Regina Central Collegiate and
then went to Regina College for a
year. The next year he spent work-
ing before receiving the offer
from Michigan hockey coach Al
Renfrew to come to Michigan.
"The first year I played for the
Juniors-the 157-'58 season- we
went all the way to the Memorial
Cup finals," Wilkie related., "We
played something like 84 games
that year. I played with people
like Bill Hicks, Red Berenson and
Terry Harper-they're all playing
for the Montreal Canadiens now.
In the finals we played against
fellows like J. C. and Gilles Trem-
blay and Ralph Backstrom-also
Wilkie also played with such
former Michigan stars as B ill
Kelly, Joe Lunghammer, John
Palenstein and Jerry Kolb. Don
Rodgers was also a teammate of
Wilkie's when he was on the jun-
Another teammate that Wilkie
remembers-and with good cause
--is Gary Butler.
"I've played with Gary for about
ten years, I guess, so when we're
on the ice together it's just like
old times. I know all his moves
and he knows all mine, so we can
play pretty well together.
"In my last year in the juniors
I got 96 points on 65 assists and
One Sport Man
Wilkie was a one sport man for
most of his career. However, he
did make an attempt at playing
baseball. But he had one defect,
and he stopped playing.
"I used to play first base," he
claims. "But I wasn't too good a
rInner-speed-wise-so I gave it
rap." It's a good thing he decided
In his fir:
aseball and stick with
st year on the varsity
e captured sophomore
of the year honors by scoring 13
goals and picking up .22 assists in
the Western Collegiate Hockey
Association, to. finish second in
scoring. Berenson finished ahead
of him with 41 points. Wilkie was
also second to Berenson in team
scoring with 55 points.
This past season, Wilkie, along
with the rest of the, Michigan
team, had a big come-down. He
finished in a tie for fith place
with George Hill of Michigan
Tech. Both players had 24 points
but Wilkie had seven goals and 17
assists to Hill's 11 counters and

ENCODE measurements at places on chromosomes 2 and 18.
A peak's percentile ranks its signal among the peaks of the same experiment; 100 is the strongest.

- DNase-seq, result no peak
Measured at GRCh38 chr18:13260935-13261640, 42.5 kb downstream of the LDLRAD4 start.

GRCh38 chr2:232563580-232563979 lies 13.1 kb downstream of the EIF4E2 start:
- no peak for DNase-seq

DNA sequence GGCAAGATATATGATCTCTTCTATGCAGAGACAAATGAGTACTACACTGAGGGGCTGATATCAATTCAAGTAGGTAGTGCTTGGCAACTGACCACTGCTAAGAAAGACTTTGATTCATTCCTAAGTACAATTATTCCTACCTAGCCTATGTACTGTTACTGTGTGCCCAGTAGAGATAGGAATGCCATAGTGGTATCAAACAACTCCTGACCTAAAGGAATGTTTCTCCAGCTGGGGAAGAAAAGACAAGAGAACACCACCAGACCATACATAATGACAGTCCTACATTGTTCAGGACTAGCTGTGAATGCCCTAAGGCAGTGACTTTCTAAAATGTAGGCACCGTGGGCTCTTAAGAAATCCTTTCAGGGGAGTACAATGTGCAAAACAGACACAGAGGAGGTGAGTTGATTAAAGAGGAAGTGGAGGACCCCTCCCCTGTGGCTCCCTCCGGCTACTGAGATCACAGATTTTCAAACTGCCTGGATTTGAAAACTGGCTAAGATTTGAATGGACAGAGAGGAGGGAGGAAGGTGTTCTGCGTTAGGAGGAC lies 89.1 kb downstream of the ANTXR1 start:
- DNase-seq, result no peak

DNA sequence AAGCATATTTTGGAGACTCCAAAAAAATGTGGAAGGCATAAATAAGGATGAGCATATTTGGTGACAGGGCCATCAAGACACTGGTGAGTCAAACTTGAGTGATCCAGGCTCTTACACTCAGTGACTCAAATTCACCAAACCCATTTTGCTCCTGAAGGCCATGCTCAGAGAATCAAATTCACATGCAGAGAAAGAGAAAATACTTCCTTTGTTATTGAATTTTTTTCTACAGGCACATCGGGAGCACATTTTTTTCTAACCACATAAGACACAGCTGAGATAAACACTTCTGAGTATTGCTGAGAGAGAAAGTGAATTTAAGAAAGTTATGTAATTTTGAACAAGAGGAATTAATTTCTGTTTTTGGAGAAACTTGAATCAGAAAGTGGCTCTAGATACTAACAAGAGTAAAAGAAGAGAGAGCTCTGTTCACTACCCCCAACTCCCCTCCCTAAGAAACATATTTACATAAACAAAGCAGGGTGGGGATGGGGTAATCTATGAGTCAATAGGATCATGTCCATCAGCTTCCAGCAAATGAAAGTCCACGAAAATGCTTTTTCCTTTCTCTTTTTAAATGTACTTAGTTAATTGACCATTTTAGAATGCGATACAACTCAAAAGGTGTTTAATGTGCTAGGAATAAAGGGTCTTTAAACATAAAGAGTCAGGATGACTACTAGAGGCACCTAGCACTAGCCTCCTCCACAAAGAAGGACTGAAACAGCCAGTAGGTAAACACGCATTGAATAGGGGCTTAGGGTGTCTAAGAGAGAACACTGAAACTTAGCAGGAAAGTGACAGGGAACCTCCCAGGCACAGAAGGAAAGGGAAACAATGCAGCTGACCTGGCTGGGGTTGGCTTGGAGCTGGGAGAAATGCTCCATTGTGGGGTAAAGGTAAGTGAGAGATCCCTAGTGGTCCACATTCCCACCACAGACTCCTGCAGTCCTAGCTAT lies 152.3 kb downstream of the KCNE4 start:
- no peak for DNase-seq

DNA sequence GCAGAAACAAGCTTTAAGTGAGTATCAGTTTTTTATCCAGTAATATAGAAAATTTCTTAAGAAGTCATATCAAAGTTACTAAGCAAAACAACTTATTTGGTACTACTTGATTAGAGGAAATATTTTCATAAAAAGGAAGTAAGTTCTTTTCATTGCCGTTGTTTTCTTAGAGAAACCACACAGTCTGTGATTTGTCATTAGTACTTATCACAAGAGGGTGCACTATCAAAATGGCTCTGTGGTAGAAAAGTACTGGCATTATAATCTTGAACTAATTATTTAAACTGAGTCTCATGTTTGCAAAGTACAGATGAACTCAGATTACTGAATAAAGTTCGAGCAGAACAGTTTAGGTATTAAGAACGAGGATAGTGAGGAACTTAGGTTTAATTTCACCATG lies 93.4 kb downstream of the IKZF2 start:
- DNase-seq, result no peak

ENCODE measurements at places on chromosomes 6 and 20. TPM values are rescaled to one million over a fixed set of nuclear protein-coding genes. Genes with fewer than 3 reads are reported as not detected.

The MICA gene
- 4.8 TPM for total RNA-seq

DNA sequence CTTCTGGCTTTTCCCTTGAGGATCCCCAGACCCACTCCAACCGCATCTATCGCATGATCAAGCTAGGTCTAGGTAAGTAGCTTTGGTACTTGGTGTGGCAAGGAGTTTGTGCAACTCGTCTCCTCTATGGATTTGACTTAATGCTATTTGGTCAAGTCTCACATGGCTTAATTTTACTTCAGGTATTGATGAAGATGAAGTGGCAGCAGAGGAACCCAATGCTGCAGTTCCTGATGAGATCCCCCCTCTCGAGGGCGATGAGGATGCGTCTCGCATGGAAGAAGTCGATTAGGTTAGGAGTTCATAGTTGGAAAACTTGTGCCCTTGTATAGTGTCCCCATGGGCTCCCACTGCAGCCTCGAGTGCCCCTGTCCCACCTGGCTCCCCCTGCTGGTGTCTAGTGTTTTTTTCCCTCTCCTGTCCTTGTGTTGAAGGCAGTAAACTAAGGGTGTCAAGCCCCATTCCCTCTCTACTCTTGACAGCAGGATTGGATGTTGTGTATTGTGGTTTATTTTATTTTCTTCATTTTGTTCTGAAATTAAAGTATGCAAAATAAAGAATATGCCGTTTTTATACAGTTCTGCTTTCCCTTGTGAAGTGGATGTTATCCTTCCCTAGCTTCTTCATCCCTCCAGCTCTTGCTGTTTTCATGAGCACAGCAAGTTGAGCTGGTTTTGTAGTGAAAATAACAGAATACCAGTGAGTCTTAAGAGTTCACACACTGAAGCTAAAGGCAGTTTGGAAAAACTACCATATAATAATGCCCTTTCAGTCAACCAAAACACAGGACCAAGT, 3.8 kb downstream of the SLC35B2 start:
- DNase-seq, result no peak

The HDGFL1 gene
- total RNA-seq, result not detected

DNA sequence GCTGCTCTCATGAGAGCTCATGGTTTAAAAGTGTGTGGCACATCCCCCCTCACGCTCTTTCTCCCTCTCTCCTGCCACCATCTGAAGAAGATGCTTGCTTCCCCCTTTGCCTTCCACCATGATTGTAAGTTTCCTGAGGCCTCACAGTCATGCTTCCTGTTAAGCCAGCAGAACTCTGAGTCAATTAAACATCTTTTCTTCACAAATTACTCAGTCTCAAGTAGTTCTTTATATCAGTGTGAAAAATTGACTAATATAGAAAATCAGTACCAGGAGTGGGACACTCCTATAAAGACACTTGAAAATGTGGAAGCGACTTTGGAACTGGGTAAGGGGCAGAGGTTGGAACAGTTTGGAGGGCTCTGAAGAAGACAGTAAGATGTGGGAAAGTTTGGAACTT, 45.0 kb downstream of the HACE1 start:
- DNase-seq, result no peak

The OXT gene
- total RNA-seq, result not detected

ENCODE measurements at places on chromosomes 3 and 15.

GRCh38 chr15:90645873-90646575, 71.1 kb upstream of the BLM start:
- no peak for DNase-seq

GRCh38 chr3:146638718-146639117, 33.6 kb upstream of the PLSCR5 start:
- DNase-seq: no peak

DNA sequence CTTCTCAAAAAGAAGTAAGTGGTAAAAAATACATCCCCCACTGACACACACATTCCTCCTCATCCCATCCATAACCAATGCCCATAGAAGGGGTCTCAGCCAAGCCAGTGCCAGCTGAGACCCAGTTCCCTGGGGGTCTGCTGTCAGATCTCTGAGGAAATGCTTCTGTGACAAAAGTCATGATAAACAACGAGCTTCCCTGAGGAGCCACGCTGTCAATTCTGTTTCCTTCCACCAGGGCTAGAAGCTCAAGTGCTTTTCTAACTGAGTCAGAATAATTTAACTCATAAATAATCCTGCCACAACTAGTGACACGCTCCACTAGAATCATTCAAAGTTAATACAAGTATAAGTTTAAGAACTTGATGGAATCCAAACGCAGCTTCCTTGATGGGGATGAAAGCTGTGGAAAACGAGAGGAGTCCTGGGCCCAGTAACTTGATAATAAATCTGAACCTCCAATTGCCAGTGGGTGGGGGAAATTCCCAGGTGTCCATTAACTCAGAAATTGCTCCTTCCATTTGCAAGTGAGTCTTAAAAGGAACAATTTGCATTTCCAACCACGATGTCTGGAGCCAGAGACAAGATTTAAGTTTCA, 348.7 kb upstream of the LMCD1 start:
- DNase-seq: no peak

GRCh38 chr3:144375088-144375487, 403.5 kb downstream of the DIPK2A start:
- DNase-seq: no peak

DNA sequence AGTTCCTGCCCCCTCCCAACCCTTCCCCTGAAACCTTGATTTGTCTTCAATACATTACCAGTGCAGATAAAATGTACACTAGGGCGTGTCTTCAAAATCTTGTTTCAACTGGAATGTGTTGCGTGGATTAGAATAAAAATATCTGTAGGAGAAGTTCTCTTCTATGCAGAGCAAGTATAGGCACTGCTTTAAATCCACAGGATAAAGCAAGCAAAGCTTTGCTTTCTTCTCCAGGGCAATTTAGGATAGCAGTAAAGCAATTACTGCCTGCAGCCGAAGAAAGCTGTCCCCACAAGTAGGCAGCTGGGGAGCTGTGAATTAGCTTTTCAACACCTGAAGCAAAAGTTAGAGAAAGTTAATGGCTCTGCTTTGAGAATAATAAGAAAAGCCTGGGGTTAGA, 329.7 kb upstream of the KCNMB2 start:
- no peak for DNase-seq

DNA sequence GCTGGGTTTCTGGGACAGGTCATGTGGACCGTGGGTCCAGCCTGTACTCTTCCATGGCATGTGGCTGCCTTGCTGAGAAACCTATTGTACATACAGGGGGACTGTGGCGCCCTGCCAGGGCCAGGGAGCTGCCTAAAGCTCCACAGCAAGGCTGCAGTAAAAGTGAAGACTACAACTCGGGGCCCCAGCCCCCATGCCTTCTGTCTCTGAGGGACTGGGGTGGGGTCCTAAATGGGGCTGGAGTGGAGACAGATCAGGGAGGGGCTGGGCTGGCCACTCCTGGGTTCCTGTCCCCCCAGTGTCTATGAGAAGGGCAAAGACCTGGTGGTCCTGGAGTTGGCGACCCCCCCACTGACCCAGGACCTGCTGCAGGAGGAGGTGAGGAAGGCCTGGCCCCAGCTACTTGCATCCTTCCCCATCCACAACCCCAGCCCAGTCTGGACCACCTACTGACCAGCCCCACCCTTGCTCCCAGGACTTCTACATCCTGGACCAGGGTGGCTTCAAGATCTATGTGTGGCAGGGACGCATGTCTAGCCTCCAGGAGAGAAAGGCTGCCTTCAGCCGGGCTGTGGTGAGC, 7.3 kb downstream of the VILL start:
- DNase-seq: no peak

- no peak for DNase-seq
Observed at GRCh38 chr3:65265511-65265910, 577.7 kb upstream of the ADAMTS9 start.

13 helpers. For the season, Wilkie
had 10 goals and 24 assists. He
didn't try to make any excuses
for his poor showing or that of
the rest of the team, either.
"We just weren't skating right.
I don't know exactly what it was.
Al did his best but we just didn't
help him out. I guess after drop-
ping those first few games, we
just seemed to lose all interest in
winning and everything. And
then when Bobbie (Gray) got
hurt, everything seemed to go.
"Our schedule didn't help much
either. I couldn't think of a worse
schedule to have. We had three
weeks off for Christmas and then
came back and played a couple of
games. And then we had another
three week lay-off for semester
break. For myself, I didn't even
put the skates on during exams.
I had to hit the books to keep my
marks up and just couldn't afford
to do any skating. Fortunately, I
came out all right."
The mention of the poor sched-
ule and lack of practice brought
Wilkie to a sore spot with him-
the freshman year for a college
"The freshman, year is really
useless. You go to practice, but you
don't play any games. Pretty
soon you're tired of practice and
you stop coming. In my freshman
year, we had only five guys out. !
After a few weeks we stopped hav-
ing practices. What can five guys
The Michigan Union wilt send a
5-man team to Iowa City April 26
and 27 to compete for the Big Ten
Union Bowling Championship.
Preliminary qualifying lines must
be bowled by April 6.
For further information see Mr.
Roopus at the Bowling Alley.
"You really get to hate hockey.
Doing nothing for a year really
sours your disposition and you
don't care about anything. I hope
they change that rule."
The mention of a rule change
led Wilkie to another diatribe this
time on the WCHA rules.
"I think they should have
checking all over the ice, it makes
for a better game and would pre-
pare us more for the National
League if we wanted to-play there:
With this rule a player has the
tendency to lower his head be-
cause he knows no one will check
him. But if we had checking all
over the ice, we'd learn to keep our
heads up and play more alert
"I like the long passes," Wilkie
said. "It makes for a much more
exciting game. I'm sure the fans
like to see the players streak down
the ice and pick up a long pass
for a break-away."
One always like to forget about
a bad thing, so Wilkie passed over
last season and started to talk
about next year's prospects.
"We should have a good team
next year, though our defensive